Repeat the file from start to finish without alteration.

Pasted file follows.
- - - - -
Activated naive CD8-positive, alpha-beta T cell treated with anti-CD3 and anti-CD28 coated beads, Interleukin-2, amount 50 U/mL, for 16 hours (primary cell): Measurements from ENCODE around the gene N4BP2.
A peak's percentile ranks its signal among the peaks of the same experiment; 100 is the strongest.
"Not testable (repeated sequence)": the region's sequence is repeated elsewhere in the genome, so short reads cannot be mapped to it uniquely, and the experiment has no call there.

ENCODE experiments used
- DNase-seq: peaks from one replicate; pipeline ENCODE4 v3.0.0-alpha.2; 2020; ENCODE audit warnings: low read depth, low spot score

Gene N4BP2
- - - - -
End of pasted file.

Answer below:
Activated naive CD8-positive, alpha-beta T cell treated with anti-CD3 and anti-CD28 coated beads, Interleukin-2, amount 50 U/mL, for 16 hours (primary cell): Measurements from ENCODE around the gene N4BP2.
A peak's percentile ranks its signal among the peaks of the same experiment; 100 is the strongest.
"Not testable (repeated sequence)": the region's sequence is repeated elsewhere in the genome, so short reads cannot be mapped to it uniquely, and the experiment has no call there.

ENCODE experiments used
- DNase-seq: peaks from one replicate; pipeline ENCODE4 v3.0.0-alpha.2; 2020; ENCODE audit warnings: low read depth, low spot score

Gene N4BP2